And yea, like I said, the thumb thing is a bad habit. I am a whole mess of bad habits (and even a few good habits) I have collected over the years, whatever seemed to work at the time, you know. You guys would probably be aghast to see what a mess I am when I play! But at least playing the 5 string has cured me of one bad habit. Perhaps there is still hope!
Post Number: 34
|Posted on Wednesday, May 10, 2006 - 4:42 pm: |
Re: the thumb thing - this is more than a bad habit. The position your hand is in when your thumb is hanging over the top of the neck puts you at great risk of developing a carpal tunnel syndrome or similar repetitive strain injury. Once these happen, they are a plague, and can make playing a misery, or impossible.
Post Number: 4
|Posted on Thursday, May 11, 2006 - 3:41 pm: |
Ihave been using two GK 400 rb amps driving two 2x10 cabinets for years. I can use them independently but usually I use one preamp and the second as a power amp. I play a Mark King medium scale deluxe and a Fender precision. The cabinets are two boxes that were cut from an ancient ampeg svt 8x 10 cabinet. They are loaded presently with two pretty cheap, long excursion 8 ohm 10s each bringing each cabinet to a 4 ohm load. This gives me a 400 watt rig thru 4 ten inch speakers. The speakers are Pro Beat brand. But basically any kind of long excursion, cloth suspension speaker with a decent sized magnet would do. They pretty much approximate the sound of an old svt rig. I'm sure some EV speakers or such would work even better but these type speakers have always worked fine for me.
Post Number: 75
|Posted on Friday, May 12, 2006 - 12:23 pm: |
I have used GK for quite a while. I currently use a GK 1001RB-II running biamped through a GK 410RBH and a GK 115RBH. I like the tone and relability but it seems that every time I hear a bass tone that I really love, the rig being used is an Eden so I am considering switching.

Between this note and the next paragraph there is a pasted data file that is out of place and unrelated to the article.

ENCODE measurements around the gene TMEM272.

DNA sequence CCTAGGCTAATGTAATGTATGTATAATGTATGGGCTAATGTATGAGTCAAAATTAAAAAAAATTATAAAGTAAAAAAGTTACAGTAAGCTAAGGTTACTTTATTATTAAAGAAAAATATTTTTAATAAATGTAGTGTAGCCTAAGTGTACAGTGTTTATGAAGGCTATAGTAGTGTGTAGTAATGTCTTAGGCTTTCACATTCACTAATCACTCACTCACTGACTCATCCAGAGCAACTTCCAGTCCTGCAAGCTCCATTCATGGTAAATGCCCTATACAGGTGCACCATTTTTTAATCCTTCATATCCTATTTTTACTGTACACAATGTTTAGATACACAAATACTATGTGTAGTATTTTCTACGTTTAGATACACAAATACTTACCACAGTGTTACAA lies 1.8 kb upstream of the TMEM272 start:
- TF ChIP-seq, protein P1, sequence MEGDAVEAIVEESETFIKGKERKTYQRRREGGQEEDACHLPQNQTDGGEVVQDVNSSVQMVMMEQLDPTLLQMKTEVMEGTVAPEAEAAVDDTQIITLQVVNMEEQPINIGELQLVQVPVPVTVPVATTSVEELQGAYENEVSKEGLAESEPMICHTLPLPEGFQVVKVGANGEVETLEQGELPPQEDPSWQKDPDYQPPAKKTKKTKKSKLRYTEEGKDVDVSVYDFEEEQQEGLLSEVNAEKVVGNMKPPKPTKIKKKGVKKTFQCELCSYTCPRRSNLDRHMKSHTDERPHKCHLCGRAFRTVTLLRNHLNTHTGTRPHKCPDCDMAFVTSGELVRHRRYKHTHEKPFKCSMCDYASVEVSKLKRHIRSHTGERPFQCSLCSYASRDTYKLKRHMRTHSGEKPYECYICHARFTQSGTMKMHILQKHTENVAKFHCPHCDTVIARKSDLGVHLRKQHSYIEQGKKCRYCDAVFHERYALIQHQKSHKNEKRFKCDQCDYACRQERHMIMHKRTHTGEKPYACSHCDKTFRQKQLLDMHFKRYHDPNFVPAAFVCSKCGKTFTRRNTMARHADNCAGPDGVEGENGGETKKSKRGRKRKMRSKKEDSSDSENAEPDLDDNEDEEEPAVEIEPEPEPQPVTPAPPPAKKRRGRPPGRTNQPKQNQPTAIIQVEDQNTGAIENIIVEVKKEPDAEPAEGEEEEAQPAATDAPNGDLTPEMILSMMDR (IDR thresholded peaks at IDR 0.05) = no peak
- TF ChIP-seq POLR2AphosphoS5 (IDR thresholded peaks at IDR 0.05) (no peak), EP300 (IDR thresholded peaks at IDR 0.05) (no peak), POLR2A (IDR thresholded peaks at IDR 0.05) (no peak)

Post Number: 6
|Posted on Thursday, June 01, 2006 - 11:38 am: |
I've been using the 800RB for a couple of years with a single Hartke 4x10" cabinet. The GK head has way more power than I needed for the Hartke alone. But when I was younger, I never had a rig that provided enough output, and I was always struggling to be heard with various second-hand begged, borrowed or owned combo amps. So, when it came time to invest in a proper stack, I deliberately choose a head with more power than I needed, determined never again to lack wattage if it was ever required.
It was a wise decision, because just a few months ago, I came across a chance to buy a SWR Big Ben 1x18" cabinet, and I did so. Now, with the GK's biamp feature, I've got enormous bottom-end coming through the 1X18", and the 4X10" handles mids-and high. On stage, I get clear, discernable but not deafening note definition through the 4x10" pointed at face level, while the 1x18 goes to work loosening the fillings in the audience's teeth. In a nice way. The first time I used it was at a private club with very high 30' vaulted ceilings. During set-up, I let rip with a few Lesh-Cassidy style bass chords and the whole place just shook (the low-B helps). I've never felt so manly.
So, when you're in the market for an amp, get more than you think you need. As with worktools, cheap amps end up being the most expensive amps you'll ever buy.
Post Number: 56
|Posted on Friday, June 02, 2006 - 6:39 am: |
Ditto. I learned a long time ago to strive for an rig you can run at 50% on your biggest gig. Once in a blue moon, you may find yourself in a position where you may need a little more, and you'll have it! It's alo been my experience that most rigs' performance begin to suffer at a point beyond 50%. Running your amp at 90% all the time does not do much for your sound or the life of the rig.
I never use my 800RB anymore, only because I have an F-1X. The 800RB was my workhorse for a long time, and it was outstanding! The only problem I had was the power transformer loosening itself in the chassis. A couple times, it fell out and shorted/cooked itself, which cost about $175 to fix each time. Other than that, it sounded and performed very well under a variety of conditions.
The new GK stuff is very impressive, too, especially for the money! I may buy another GK head for the rehearsal room.
Post Number: 670
|Posted on Friday, June 02, 2006 - 11:30 am: |
I need a GK rig that goes to eleven.
Post Number: 361
|Posted on Friday, June 02, 2006 - 11:37 am: |
"..a GK that goes to eleven..." they call that an SWR... LOL....or at least they did before Fender got a hold of them!